Improv Diaries – Just the Two of Us and “Pimping”….[Case Study – Neil Mullarkey ]

This week I was working another overnight at my job on the Sunday, so I decided to go to the Comedy Store to see the Players do their thing again. This week the line up was all the regulars with Suki Webster appearing – which was a lovely surprise as she wasn’t on the list i saw and was great to see someone who i have been coached by at The Comedy Store.

The show was great fun – there was a lot of parts that made me laugh a lot, the story story DIE game ended up being about a whisk which was ironic because everytime that we have done a game in improv about a whisk it has turned really dodgy and into an innuendo and sexual and funnily enough the exact same thing happened to them as well.

Another thing that I loved about this weeks show was the amount of ‘pimping’ that was done in the show to other improvisers. If you haven’t heard of this terminology before, it basically means one person in the scene deliberately makes the other improviser do something that they don’t want to do with high humour to the audience. The funniest scene I saw this week was Paul Merton translating everything that Lee Simpson said in Gibberish and really pimping him up to the point where he was forced to sing and dance to an Abba song and you could really see that it was something that he didn’t want to do. It was one of the funniest short scenes that I have seen in a show and is something that will definately stick with me throughout the years.

This week at improv rehearsal all the guys had either work committments or were ill so it was team female Punders to the rescue. We have a huge show in May so the main aim for rehearsals is to make sure we focus on areas of basics that we need to improve on. This week, Carolines main focus was all about Characters and physical styling on stage.

One of the most biggest traits that a lot of improvisers do on stage is forget to enter a character state and end up just talking on stage and not bringing the physicality to the stage – the great thing about watching the Comedy Store Players is that it pushes me to remember the most important thing. We decided that what ever game that we did we would nominate to thte other person what part of their body physically lead their body – this training I learnt from The Suggetsibles and it really does work as it automatically creates a character and by doing this we were able to naturally build real strong characters on the stage and in every game we played.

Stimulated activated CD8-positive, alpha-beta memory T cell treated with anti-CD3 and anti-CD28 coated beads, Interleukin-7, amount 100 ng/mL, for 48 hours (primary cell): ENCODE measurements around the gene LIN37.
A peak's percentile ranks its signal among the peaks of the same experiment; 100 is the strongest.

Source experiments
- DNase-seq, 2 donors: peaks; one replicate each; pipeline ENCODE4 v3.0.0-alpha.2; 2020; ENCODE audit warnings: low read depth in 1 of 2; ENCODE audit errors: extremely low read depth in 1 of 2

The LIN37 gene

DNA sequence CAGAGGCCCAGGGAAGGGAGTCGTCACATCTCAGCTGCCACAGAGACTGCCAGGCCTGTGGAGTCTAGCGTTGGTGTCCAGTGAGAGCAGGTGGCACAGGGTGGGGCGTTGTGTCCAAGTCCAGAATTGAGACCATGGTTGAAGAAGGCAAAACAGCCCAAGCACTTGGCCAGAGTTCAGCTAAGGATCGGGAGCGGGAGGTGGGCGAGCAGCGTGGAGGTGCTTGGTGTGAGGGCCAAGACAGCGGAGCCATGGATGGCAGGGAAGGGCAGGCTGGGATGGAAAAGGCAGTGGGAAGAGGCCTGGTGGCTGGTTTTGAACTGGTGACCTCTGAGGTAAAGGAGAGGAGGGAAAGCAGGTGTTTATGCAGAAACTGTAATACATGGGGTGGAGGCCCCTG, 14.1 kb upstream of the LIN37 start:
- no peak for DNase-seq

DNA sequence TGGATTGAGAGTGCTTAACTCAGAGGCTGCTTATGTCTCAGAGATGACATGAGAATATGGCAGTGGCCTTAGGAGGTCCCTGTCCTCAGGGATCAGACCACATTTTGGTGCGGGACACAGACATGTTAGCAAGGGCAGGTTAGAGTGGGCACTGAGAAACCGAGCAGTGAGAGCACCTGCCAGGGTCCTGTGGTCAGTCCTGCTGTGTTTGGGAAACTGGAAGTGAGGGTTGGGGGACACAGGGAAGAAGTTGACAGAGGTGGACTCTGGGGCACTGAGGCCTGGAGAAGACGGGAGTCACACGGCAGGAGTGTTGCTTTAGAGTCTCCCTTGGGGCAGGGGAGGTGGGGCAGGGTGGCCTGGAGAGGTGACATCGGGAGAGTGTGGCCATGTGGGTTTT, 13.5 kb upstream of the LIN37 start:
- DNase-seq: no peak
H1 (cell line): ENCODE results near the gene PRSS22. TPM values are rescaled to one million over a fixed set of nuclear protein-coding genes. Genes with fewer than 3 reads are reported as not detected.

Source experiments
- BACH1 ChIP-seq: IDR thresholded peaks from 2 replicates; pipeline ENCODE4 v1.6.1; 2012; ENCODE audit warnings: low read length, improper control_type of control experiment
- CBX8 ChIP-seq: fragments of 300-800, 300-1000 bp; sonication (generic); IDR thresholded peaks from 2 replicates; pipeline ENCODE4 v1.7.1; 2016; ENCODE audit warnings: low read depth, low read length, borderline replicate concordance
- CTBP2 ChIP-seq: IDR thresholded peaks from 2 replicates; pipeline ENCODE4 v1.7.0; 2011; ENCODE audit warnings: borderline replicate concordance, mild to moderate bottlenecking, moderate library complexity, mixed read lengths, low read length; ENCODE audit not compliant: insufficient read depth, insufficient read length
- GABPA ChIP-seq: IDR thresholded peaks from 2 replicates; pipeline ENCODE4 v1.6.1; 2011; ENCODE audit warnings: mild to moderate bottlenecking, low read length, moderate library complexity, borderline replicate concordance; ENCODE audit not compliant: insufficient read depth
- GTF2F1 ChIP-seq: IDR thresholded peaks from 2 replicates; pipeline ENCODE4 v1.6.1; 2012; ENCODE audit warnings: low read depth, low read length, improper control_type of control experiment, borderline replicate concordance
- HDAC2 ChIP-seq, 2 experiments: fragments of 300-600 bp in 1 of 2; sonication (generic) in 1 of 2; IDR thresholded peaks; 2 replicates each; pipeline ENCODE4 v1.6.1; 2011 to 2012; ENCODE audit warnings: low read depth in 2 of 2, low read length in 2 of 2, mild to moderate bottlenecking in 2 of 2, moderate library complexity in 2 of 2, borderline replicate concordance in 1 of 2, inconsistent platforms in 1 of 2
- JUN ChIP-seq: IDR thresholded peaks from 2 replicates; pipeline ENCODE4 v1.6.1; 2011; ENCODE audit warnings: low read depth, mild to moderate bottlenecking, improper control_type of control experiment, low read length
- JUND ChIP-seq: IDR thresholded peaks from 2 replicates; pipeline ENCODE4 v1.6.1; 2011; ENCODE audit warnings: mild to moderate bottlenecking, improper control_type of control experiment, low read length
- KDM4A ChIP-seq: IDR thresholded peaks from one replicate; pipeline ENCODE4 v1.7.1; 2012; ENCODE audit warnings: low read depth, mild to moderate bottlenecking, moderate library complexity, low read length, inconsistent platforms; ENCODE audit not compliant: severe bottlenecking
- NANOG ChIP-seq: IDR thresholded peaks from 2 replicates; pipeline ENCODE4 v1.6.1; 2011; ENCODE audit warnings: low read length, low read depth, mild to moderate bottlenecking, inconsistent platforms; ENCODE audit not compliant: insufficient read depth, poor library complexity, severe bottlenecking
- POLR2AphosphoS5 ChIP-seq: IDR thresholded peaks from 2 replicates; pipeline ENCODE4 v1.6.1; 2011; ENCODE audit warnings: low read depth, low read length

Another thing that we focussed on this week was characters – this can be a really hard thing to pull off and I completely understand why The Comedy Store Players as a rule do not do them. Well, unfortunately for us, one of our games is all about character so it is something that we have to train on. For this particular week I came up with a game to try and get elements of characters down – both of you do as scene as the same character and see how it develops over the scene. So for example, we did one about the Queen owning a bank and the other Queen wanting to take out money. We both played the Queen differently which was good as we started to realise there are many different ways to play the same character. This became evident when we did a scene about Sherlock Holmes and we had a lot of different possibilites.

We have started to play the gibberish expert as one of our games, so seeing someone like Lee Simpson do it really inspires me to go really big with suggestions as he does this and it really makes a difference. The one thing I love about Punders and I think it was something that Mike brought to the group, he will have an arguement in gibberish with the lecturer and this is something we all try and channel now and again as it is unexpected.

Sometimes, when there is only two of you at rehearsal it is very difficult to work out if something is working or whether it is funny because you don’t have the support mechanism of your other team members that it makes it hard to focus (i don’t know how Two-provs do it) but this week it worked well. We took time to develop and focus on areas we don’t usually have and we also planend ahead as to what to do next time we have the whole gang there. It was a good lesson as we ended up doing a lot in a short period of time.

Case Study – Neil Mullarkey

Photo from Neil Mullarkey Twitter

If there is one Comedy Store Player I haven’t given enough praise to then it is this guy, Neil Mullarkey. Everytime I have seen the Players, I feel that I learn something completely new and completely unexpected. From a character perspective he is a great example of a fantastic improviser – everytime he approaches a scene he produces a brand new character with a different accent and a new quirk, and everytime the characters are exciting to see develop.

One of my favourite things about Neil is he doesn’t jsut use physicality, accents and words to createa a character, he also uses his eyes. He can create so much expression from the simplist eye movement or the slightest eyebrow nudge and it is absolute genious. There are not many improvisers who remember to do these simple things, so when you watch someone who does it so well you really notice the difference and the level in which the comedy can be heightened to.

I find that from watching Neil and the gang at work is really inspiring because as a short form improviser, its very rare these days to see it performed on the stage and when you have excellent troupes such as this one it makes you feel better that you are producing a show that is also short form and with energy and not focussing on long form.

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